Canada out of step on say on pay

Three years after Canada’s banks first started giving their shareholders a non-binding vote on the remuneration of their senior officers in response to pressure from investor activists like Médac and Kitchener, Ont.-based Meritas Mutual Funds, say on pay remains something only the largest firms are doing….Still, the practice has had an impact, argued Richard Leblanc, a corporate governance specialist at York University, in the Financial Post April 15. “The effect of say on pay has been more shareholder engagement as opposed to voting down pay packages,” said Leblanc, adding that regulators everywhere are grappling with compensation regimes, including questions like the proper ratio of executive pay to that of the average worker. “We’re not through it yet and this is not a solved problem.” Read full story.

Supreme Court becoming ‘Charter-averse,’ expert says
Constitutional experts are questioning whether the Supreme Court of Canada still has the stomach to guarantee fundamental rights. Not only is the court hearing fewer Charter cases, they contend, it increasingly releases timid, confusing judgments that confound lawyers and restrict the potential of the Charter. Of the 70 appeals the court heard last year, only 10 involved Charter claims – and the claimants succeeded in just two of them, said Jamie Cameron, a professor and constitutional expert at York University’s Osgoode Hall Law School, in The Globe and Mail April 12….Cameron said there wasn’t a single decision that stood out for “its importance, its foresight or its insights on the Charter and its protection of rights.” Read full story.

RBC apology tough sell in weak economy, experts say
RBC chief executive officer Gord Nixon did the right thing by issuing a public apology to the banks’ employees for the way it handled the decision to outsource their jobs, business and brand experts said….“He had to do something. You can’t just let it lie there,” said Schulich School of Business marketing Professor Alan Middleton in the Toronto Star April 12, adding Nixon’s apology struck the right note. “It was an attempt at balancing ‘We’ll look into this’ with ‘We’re not doing anything illegal’.” Read full story.

Margaret Thatcher, Kathleen Wynne, Alison Redford and the politics of conviction
“This week saw the passing of former British Prime Minister Margaret Thatcher, one of the most influential politicians of the 20th century and probably the greatest female political leader of modern times,” wrote Eugene Lang, teacher in the Graduate School of Public and International Affairs at York’s Glendon College, in the Toronto Star April 13. “It is a truism that Thatcher led a revolution in the U.K. and beyond, one of the hallmarks of which was the notion that cutting taxes should be a central goal of modern government.” Read full story.

Life on the fringe: Leadership underdogs short on hope but long on ideas and aspiration
When Jim Laxer ran for leader of the federal NDP in 1971, he was a 28-year-old student of history at Queen’s University and he was certain of only one thing. “I never expected to win,” said Laxer, now a York University political science professor, in the National Post April 13. At the time, he represented the Waffle movement, a cadre of young, radical, feminist NDP supporters who were trying to push the party further to the left. “What we were interested in was putting those ideas forward and influencing the party and we concluded that when Tommy Douglas stepped down as leader[…]that the leadership race was the ideal time to put forward political ideas.” Read full story.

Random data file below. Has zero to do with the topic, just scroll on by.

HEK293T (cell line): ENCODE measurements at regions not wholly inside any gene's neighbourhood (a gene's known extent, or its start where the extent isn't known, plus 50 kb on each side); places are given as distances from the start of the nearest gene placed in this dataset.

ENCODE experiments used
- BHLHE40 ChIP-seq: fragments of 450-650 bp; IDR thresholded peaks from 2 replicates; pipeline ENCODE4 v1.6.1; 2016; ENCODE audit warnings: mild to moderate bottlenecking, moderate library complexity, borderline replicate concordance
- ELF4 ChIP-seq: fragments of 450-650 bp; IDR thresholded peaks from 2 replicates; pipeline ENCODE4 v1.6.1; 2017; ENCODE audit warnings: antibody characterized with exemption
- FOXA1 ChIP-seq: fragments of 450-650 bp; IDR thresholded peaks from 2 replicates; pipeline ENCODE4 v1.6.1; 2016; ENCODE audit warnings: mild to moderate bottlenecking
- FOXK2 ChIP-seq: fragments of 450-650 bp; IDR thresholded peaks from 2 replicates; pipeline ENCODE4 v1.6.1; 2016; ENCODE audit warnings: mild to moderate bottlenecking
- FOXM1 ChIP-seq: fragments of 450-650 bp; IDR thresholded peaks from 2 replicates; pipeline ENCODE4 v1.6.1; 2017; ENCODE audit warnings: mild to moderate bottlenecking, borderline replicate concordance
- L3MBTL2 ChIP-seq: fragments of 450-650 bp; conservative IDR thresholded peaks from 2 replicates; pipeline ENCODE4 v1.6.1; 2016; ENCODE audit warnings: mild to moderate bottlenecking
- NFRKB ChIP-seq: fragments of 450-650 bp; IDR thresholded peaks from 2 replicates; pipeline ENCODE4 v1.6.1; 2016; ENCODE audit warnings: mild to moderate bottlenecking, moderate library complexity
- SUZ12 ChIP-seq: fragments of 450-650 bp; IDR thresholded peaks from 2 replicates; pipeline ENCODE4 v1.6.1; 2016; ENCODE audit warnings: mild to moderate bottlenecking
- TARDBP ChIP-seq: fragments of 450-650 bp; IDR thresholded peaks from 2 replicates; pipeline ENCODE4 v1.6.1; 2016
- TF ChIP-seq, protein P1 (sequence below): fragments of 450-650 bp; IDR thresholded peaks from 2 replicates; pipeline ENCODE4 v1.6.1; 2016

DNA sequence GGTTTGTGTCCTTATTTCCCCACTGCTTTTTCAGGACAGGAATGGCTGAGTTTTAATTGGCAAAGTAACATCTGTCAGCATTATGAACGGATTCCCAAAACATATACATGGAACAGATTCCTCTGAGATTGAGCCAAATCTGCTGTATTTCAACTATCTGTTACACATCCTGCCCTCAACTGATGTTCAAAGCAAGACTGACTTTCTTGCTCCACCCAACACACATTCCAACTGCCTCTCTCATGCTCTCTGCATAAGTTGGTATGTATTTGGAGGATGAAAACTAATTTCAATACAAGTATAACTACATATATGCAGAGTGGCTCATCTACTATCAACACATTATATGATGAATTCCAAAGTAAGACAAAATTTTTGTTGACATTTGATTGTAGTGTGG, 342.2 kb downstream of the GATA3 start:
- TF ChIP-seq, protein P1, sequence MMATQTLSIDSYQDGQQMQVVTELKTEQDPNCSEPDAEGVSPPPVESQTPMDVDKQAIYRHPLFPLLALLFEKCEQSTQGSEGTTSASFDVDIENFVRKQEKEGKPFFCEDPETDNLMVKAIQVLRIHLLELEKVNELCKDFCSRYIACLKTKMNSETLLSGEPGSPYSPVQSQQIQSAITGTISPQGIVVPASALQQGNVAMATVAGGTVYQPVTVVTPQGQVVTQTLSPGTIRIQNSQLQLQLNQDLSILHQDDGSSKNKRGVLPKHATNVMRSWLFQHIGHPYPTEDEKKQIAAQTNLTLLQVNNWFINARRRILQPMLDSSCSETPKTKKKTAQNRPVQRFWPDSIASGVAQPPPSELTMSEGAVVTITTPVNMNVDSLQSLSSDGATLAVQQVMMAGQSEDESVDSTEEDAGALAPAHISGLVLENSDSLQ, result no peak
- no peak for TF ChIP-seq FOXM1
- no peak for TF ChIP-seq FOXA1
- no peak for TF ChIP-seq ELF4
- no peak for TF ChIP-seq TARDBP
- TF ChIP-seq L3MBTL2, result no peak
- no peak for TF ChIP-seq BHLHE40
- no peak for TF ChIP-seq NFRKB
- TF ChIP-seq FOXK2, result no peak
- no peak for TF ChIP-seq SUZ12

Men’s rights movement sees resurgence among millennial males
Even as this traditional prototype of masculinity endures, the realities of being a man have shifted, said York University Professor Miriam Smith in the Huffington Post April 15. There was once a clear transition for men from education to a breadwinner career, but with the economic downturn and the rise of women in postsecondary education, that path has faded. “If you were a C student way back in the day, and you were a white male, you just kind of cruised into a good job. And now, you can’t do that anymore,” said Smith. Read full story.

Tires or feet? Chief Planner’s Roundtable on next generation suburbs
Last week I attended the Chief Planner Roundtable, hosted by our celebrity civil servant Jennifer Keesmaat. The topic, the Next Generation Suburbs, is of great importance to Toronto….Everyone agreed that suburbs are changing; but only York University Professor Roger Keil painted a positive picture, reported Spacing April 14. With too many great lines and comments to list, he silenced the crowd and left moderator Keesmaat impressed. He even accused Jane Jacobs for leaving an anti-suburb legacy. In defence of these areas, Keil proclaimed, “[M]any downtowns are now Disneyfied, predictable and uniform. The inner suburbs are raw, unpredictable and diverse, full of neighbours and strangers alike.” Read full story.

Discuss fees up front
“Transparency is the key to boosting your levels of client satisfaction,” said Alan Middleton, professor and executive director of York University’s Schulich Executive Education Centre, in Investment Executive April 2013. “Be honest and clear about what you charge. Lots of advisors won’t, so it is a way to stand out from the rest.” Taking a value-driven approach, Middleton adds, will help you to build a greater sense of loyalty with your clients. Read full story.